The previous article introduced you to the effects that hoof imbalances can have on a performance horse. Not all horses have unbalanced hooves, but far too many do. I feel that farriers should be actively correcting those horses to help the horses stay sound longer. This is not to say that your farrier should take sole responsibility for your horses soundness. He/she must balance the horse as best as possibleof course, and on an ongoing basisbut it is also the rider's responsibility to ensure that he/she is not contributing to the imbalances with faulty training/riding techniques, rider imbalance, poor saddle fit, dental problems, etc., because how the horse moves is directly related to hoof balance, and vice versa, and not just conformation.
It is possible to ride a horse with this imbalance in such a way that the shoulder lifts temporarily. I have done this myself. But it requires extra time for warmup, and I believe the horse must work harder to remain balanced. I do know that once the same horse has his foot balance corrected, the shoulder stays up, and the horse appears to find his work easier and with a shorter warmup.
Horses with underrun heels have inadequate support at the back of the foot, particularly in combination with long toes. The hoofs base of support (from the toe to where the heel actually leaves the ground) should be at least partially under the horses leg, and ideally supporting the middle of the column of the leg. Underrun heels tend to look like the two feet to the right below, instead of the first foot, on the left.
The support heel on the two feet on the right is far in front of the bulbs and column of the leg, forcing the horse to rock back on his heels during motion, resulting in strain up the leg, and contributing to the continuation of poor heel support. Other symptoms may include tightness through the back or hollowness in the loins (underrun heels on hind feet), as well as abscesses of obscure origin, non-specific back pain, and tripping. No matter how much chiropractic, massage, physio or drug therapy you give these horses, the problem recurs unless the feet are also rebalanced because without help it is a vicious circle, and the shape of the foot seldom improves.
If your horse is shod with rockered toes it is very important to avoid an extreme rocker unless you want your horse to snatch up his feet and overload his shoulders. A subtly rockered toe (starting at the first nail holes and gradually increasing until at the toe you can fit one or two credit cards between the ground and the front edge of the shoe) helps the horse break over and facilitates the forward movement of the pastern. Too much rocker will cause the pastern to drop forward slightly during the early part of the forward swing, so the horse snatches the leg up. Some time after Cimarrons initial rebalancing, he was shod by a farrier who gave him noticeably rockered toes. Overnight, Cimarron was moving with a stiffer, hollower back, he couldn't extend his trot, and he was hen stepping behind! While a park horse owner might have liked the leg action, I was horrifiedmy dressage horse's hindquarters were totally disengaged and he was dumping on his forehand! In contrast, a minimally rockered toe really helps him maintain roundness of muscling over the hindquarters.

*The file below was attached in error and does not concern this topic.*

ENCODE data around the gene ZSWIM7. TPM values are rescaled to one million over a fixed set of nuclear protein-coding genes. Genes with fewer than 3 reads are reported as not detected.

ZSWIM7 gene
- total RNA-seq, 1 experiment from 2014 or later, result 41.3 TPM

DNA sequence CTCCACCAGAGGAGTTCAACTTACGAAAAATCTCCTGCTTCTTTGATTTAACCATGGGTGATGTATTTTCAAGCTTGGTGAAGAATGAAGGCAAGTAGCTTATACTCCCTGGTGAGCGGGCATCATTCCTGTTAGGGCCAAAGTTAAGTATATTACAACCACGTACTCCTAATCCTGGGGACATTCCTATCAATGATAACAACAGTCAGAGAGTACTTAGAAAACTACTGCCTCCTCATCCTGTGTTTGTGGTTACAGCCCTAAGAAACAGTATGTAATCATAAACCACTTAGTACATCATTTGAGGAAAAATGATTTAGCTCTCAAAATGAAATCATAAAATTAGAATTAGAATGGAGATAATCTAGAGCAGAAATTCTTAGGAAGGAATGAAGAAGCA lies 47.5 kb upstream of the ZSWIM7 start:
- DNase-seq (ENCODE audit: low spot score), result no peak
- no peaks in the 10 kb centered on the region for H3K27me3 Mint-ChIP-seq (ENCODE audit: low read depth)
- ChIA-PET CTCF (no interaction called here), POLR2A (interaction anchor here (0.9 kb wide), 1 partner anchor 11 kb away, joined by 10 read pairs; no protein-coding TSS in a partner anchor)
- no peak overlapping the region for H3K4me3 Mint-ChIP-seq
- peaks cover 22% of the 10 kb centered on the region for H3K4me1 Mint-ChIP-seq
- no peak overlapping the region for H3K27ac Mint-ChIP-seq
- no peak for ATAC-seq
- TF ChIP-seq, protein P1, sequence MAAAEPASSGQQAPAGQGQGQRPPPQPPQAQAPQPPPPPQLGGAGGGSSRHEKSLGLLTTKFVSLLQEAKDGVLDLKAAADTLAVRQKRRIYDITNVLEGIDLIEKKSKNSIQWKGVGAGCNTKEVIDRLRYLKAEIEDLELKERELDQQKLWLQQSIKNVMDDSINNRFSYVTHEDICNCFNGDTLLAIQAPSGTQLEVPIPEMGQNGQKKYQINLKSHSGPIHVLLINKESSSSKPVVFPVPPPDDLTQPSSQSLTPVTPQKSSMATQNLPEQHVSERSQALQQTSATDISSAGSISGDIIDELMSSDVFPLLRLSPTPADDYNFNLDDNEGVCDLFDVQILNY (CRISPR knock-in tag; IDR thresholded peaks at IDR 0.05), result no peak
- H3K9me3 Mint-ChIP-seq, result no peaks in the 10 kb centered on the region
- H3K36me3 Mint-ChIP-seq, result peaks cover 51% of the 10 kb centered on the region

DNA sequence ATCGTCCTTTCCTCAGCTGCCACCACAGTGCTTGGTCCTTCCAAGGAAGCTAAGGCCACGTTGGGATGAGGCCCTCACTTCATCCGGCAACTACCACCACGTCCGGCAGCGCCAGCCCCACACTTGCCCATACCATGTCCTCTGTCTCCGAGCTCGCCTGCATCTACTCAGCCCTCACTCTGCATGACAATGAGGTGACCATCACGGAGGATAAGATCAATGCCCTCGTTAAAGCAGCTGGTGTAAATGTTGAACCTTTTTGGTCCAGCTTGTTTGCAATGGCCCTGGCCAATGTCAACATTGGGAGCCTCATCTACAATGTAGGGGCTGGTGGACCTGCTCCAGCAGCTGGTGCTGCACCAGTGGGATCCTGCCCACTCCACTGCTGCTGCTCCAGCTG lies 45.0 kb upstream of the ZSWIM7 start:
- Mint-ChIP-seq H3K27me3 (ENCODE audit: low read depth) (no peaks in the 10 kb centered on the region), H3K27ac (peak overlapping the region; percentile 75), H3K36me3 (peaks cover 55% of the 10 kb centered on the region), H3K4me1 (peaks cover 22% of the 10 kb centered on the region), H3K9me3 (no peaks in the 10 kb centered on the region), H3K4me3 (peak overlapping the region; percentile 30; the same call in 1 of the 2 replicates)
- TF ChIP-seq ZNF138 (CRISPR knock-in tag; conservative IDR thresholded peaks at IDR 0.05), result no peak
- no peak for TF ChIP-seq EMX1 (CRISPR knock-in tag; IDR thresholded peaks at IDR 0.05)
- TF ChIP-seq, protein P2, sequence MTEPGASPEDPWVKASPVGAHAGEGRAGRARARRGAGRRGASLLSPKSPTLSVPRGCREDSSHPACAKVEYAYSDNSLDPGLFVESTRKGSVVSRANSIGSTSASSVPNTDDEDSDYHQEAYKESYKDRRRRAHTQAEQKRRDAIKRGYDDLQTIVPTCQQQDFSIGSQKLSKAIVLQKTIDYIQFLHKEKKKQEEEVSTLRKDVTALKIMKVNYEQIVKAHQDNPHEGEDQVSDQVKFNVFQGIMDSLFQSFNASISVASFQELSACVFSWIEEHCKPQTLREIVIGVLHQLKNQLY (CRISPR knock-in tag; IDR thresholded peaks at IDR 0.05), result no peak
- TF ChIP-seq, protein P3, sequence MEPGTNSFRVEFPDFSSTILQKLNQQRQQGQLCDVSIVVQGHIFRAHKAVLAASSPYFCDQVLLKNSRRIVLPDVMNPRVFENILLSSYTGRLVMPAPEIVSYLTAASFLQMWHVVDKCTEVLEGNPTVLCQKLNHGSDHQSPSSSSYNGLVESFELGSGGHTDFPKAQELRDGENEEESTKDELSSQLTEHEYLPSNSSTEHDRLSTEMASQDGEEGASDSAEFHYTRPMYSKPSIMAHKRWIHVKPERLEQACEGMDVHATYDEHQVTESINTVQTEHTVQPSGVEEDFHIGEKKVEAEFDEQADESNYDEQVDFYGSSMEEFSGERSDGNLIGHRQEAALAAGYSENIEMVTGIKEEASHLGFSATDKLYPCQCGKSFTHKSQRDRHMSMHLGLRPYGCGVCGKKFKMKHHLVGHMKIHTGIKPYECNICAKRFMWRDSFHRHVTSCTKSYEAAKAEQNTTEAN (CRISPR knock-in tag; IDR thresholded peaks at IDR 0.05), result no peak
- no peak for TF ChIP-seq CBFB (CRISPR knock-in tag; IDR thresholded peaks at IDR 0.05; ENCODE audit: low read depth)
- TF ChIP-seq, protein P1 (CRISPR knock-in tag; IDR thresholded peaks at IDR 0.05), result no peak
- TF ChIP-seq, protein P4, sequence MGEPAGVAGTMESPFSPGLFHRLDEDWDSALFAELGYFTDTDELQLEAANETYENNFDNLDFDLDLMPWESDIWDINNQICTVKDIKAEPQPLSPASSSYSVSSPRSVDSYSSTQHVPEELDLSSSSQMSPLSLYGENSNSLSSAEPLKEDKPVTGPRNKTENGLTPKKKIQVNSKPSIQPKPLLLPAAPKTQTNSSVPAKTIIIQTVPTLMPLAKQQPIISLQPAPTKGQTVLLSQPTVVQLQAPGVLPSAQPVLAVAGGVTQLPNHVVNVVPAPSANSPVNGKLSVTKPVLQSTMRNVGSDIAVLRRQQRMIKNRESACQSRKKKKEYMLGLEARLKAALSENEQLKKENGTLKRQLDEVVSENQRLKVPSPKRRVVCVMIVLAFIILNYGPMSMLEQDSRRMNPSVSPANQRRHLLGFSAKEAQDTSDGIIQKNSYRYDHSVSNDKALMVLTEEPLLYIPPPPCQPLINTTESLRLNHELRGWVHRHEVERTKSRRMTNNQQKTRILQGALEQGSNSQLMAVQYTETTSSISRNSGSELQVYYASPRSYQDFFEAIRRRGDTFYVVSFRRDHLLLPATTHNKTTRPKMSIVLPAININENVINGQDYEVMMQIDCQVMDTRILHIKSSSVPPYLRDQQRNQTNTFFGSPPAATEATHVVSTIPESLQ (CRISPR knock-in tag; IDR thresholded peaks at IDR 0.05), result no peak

In general, rockered toes are usually a waste of time and effort if the toes are left too long.
Recently, various barefoot trims have been advocated. Some of these have merit, and I do prefer to have a horse go barefoot if at all possible. When I first started learning how to help Cimarron, and other horses like him, I was advised that it was easier to make the necessary changes with the help of appropriate shoeing. I believe this is probably still the case if you are dependent on a farrier who will only come out every 4-6 weeks minimum. On the other hand, if you have a more cooperative farrier who will visit every 2-3 weeks, then barefoot trimming is more effective. With everything I have been through with Cimarron, however, I cannot emphasize enough the importance of correct balance in all aspects of the trim, whether shod or barefoot, and this is not something that most people can learn in one or two weekends, as is being advocated by some people right now. It takes time and effort and more time to develop a good eye for these things. As it is, it is disconcerting to me to find so many farriers who don't have this eye either!
We all need to take a more active part in and take more responsibility for our horses well-being, and that means learning as much about them as possible. To help you do this, take a half-hour to measure your own horses feet to see how balanced they are. Details follow in the next section.
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Last updated December 28, 1999
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